Sometimes I wish I could help all the hurting kids around me. The kids who are in unhealthy situations, either from abuse or hygiene when their toilet is literally the road we live on. But being a foreign person here, where many people expect you to be their savior, is a complicated thing. In many ways Uganda is not what people in the West think it is. It’s not a place of thousands of kids out on the street because they don’t have families at all; that’s not the hardship. The difficulty is that they do. They have mothers who most often care very deeply for their children, and genuinely want what’s best for them. But they themselves are caught up in the status quo, the poverty, the abuse, and they’re doing the best they can, it’s just rarely enough.

Every time God breaks my heart, I ask Him what He wants me to do with it. Why did He bring me here when I don’t know if the little I do makes any difference. Why did He give me this teaching job so similar to what I would be doing at home? Why is Uganda part of my story? What does He have for me here that He couldn’t call someone else, someone stronger to do?

And the hardest part for me right now is I don’t know when or if I’ll ever find out the answers to my questions.

But for now, I only know that I’m here for the small moments: to practice multiplication with a young boy, to share my water bootle in the hot afternoon, or to show an 8-year-old boy that I will still give him hugs when I find out he has been smoking.

Today I came home from work and found the vegetable shop to be gone. Completely vanished. No sign of Ashem, his brothers Aki and Azza, or their mother. And certainly not that bench. I’m left without a clue, hoping maybe a neighbor will know something.

Will I see them again? I don’t know. Are they safe? I don’t know.

How do I keep together all these crumbling pieces of my heart? I don’t know. I’m at a loss for words and I can’t get these little kids out of my head.

Having a broken heart is a terrible feeling. It’s pain and agony and confusion. But somewhere during the healing process it feels like roots start to creep out of those cracks. You start becoming thankful for the moments you had with people you’ve lost. And you remember God can use anything for His good. I’m just now learning to be grateful for these moments when I’m so stuck in my own head, so concerned with my own life, and God grabs me and shakes me and says WAKE UP! LOOK AROUND YOU. I think having a broken heart forces you to make choices that being whole doesn’t require of you. What are you going to do with what He has shown you? With this pain and burden you feel? Because it’s often the broken heart that is the catalyst, the propeller, for whatever that elusive ‘will’ is that He has for you.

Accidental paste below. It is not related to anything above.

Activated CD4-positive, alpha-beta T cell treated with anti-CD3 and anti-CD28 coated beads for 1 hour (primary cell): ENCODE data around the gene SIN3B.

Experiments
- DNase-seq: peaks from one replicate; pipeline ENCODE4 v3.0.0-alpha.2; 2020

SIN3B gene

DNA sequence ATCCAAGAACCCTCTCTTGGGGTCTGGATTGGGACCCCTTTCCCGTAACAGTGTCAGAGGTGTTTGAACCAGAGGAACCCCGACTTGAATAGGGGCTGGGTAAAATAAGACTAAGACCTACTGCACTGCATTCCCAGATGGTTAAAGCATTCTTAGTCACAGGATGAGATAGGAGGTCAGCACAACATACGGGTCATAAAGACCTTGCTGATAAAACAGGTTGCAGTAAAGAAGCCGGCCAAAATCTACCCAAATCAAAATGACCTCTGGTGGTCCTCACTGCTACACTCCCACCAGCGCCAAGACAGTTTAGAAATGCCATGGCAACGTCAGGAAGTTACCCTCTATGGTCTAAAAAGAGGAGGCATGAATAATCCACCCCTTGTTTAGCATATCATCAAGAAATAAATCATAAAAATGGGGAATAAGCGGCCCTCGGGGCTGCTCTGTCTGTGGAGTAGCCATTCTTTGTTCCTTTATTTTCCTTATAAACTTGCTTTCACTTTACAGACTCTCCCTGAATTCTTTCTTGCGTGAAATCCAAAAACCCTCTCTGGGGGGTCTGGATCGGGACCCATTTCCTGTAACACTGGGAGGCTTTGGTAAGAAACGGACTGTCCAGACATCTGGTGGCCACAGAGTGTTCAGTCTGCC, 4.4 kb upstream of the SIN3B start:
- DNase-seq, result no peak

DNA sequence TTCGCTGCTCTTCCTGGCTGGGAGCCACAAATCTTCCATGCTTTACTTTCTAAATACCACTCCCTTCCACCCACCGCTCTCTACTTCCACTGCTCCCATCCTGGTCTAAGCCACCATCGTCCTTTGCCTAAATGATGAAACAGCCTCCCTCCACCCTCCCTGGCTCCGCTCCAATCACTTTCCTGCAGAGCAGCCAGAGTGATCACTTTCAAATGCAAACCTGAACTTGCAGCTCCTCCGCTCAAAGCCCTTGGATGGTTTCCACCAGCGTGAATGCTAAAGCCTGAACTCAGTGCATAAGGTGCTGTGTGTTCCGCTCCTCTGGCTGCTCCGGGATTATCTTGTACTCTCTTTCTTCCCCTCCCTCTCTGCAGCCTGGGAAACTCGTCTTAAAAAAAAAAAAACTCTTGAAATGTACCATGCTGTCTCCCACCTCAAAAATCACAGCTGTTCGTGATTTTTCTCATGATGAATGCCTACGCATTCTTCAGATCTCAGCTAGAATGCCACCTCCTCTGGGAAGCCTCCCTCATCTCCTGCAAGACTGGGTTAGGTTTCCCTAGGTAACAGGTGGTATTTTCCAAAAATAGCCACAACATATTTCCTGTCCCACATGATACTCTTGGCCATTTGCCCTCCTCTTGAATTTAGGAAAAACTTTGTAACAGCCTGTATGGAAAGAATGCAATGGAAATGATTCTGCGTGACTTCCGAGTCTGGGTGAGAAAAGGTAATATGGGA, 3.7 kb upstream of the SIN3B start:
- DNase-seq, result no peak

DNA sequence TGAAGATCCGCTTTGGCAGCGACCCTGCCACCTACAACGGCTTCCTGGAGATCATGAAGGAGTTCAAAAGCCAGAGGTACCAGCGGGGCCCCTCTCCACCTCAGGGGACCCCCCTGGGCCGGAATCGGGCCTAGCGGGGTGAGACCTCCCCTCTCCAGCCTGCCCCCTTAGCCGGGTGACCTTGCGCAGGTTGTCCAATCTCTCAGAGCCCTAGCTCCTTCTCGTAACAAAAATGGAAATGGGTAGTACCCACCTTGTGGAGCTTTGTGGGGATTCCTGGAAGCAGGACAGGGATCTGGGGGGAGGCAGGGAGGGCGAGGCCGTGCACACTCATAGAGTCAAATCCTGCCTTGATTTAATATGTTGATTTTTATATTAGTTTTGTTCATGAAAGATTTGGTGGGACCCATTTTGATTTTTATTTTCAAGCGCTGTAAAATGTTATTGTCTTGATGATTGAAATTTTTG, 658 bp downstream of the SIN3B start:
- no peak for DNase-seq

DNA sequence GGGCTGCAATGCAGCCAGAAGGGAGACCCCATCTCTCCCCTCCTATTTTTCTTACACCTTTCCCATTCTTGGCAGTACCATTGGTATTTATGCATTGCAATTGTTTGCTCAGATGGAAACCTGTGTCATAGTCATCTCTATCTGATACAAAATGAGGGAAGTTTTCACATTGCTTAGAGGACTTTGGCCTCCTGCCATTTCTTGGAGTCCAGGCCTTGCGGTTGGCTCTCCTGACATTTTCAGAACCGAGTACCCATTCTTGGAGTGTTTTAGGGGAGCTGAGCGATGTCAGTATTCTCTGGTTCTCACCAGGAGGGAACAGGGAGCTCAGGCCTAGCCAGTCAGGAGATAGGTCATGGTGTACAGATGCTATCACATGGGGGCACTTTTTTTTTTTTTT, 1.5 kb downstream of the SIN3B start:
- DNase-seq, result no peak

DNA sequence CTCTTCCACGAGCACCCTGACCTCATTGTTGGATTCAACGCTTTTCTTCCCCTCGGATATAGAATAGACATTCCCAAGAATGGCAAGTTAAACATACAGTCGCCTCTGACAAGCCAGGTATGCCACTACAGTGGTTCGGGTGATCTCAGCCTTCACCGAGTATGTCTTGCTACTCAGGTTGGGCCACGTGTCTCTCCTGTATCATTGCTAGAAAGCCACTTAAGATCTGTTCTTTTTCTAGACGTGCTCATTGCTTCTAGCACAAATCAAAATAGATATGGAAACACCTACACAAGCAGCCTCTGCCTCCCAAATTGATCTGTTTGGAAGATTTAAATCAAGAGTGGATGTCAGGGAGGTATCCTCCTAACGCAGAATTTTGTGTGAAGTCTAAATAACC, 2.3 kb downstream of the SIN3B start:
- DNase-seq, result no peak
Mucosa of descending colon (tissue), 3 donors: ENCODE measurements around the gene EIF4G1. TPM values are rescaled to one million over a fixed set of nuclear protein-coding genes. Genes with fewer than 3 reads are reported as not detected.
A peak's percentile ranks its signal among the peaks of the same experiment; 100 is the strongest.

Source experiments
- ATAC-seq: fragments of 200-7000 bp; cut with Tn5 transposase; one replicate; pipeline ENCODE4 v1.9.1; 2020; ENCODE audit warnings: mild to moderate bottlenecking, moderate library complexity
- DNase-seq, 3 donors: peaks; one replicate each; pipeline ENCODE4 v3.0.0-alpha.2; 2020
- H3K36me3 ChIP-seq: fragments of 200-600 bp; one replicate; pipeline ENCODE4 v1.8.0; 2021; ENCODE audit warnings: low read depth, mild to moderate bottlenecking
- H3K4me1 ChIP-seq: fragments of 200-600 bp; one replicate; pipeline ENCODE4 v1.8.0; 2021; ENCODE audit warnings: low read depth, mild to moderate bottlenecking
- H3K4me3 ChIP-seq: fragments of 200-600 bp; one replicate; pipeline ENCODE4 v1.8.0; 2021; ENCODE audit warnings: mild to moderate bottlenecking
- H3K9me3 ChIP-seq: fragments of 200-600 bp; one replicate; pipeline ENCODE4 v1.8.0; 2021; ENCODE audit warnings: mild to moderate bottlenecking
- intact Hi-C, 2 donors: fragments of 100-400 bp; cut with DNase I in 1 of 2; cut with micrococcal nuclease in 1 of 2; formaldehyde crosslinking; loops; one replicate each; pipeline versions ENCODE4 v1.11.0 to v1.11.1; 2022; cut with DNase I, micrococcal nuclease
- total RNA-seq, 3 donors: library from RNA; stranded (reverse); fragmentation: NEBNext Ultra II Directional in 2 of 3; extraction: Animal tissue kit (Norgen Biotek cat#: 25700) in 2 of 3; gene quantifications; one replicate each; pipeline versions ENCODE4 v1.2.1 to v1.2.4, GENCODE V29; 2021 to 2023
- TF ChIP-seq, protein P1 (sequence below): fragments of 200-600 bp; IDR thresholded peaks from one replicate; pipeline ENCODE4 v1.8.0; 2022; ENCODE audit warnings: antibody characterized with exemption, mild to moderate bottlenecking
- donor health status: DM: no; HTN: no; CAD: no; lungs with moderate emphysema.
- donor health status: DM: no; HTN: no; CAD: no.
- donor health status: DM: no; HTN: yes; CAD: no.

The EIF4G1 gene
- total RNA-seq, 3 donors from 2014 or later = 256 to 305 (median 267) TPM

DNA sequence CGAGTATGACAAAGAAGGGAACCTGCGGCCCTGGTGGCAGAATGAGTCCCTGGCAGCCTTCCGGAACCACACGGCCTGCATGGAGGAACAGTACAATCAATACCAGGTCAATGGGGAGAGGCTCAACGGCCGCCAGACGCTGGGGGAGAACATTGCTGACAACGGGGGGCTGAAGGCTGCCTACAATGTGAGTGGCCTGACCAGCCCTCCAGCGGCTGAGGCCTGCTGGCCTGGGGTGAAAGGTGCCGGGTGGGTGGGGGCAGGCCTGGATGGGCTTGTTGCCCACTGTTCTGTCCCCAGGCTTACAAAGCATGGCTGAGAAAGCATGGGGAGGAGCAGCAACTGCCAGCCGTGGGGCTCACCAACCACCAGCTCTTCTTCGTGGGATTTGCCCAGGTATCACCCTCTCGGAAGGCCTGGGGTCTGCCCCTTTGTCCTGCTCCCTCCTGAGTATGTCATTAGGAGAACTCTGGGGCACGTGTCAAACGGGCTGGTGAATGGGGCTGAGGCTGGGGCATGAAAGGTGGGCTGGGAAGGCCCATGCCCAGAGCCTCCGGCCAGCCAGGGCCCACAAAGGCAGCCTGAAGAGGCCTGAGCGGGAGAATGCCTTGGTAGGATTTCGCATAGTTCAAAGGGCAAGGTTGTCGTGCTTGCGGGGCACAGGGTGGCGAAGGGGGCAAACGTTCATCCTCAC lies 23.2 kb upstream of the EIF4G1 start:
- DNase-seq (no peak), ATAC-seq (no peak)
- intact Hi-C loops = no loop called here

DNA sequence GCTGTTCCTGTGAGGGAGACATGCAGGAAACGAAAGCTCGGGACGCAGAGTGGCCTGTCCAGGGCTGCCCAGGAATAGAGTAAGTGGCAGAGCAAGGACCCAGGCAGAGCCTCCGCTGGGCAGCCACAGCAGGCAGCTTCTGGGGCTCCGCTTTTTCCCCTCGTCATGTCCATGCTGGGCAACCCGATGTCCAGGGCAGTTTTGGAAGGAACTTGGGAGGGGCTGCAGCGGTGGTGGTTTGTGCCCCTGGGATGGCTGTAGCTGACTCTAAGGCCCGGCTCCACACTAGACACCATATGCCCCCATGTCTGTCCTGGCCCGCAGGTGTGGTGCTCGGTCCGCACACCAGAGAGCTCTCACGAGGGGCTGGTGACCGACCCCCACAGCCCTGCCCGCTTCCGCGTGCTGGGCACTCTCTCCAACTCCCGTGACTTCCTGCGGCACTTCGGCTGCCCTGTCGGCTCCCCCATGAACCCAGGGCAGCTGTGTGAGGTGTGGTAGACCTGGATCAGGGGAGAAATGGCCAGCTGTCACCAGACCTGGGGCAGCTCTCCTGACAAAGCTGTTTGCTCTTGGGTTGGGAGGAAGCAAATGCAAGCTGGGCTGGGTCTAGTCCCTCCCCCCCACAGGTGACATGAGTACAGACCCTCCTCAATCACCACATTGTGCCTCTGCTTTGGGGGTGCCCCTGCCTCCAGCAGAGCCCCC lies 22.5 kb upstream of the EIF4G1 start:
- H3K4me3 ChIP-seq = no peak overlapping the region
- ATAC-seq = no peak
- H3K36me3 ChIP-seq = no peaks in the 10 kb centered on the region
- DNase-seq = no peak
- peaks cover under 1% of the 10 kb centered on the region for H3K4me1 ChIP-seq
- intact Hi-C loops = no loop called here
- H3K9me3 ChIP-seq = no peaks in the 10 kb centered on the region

Maybe I’m closer to knowing why God brought me to Uganda, maybe I’m not, but I want to thank you for walking with me as I attempt to bury this broken heart of mine into His soil and see what He grows it into.

Thank you to those of you who have made it to the end of this rant-like post, and if you’re still with me, please join me in praying for Ashem and his family wherever they are, Mark and his addictive behavior, and all the people who live in my neighborhood that need a whole lot more Jesus every day.

Left to Right: Ashem, Azza and Aki doing laundry. Azza rocking my sunnies. Ashem doing addition on his leg.

When Is It Okay To Be A Hypocrite?

Right now I’m staring down situations that might cause me to make decisions in ways I never thought I would. Decisions regarding marriage, career, family, and making some choices that look a whole lot like things I’ve advised friends not to do. When I look back on myself even just a few years ago, I never imagined I would be in this place, in this season of life. And there’s a big part of me that really fears what my closest friends and family think of me, will they see me as hypocritical if I change my mind?

I’ve been considering this question just a little bit these days, somewhere in the back of my mind. But it jumped to the foreground the morning I was reading about Saul’s conversion in the book of Acts.

This man, Saul, was known and feared for arresting and imprisoning followers of Jesus. He was present and approving of the death of the first martyr, (Acts 8:1), and threatened to kill them himself (9:1) He was on his way to Damascus where he would get paperwork to further help him in arresting Christians the day his whole world was shaken. He heard the voice of Jesus in a light shining from heaven. And this voice called him by name. He fell to the ground and was blinded for three days. And who came along to heal him but a timid follower of Jesus, leading him to give his life over to the cause he had just been devoting himself to fighting against.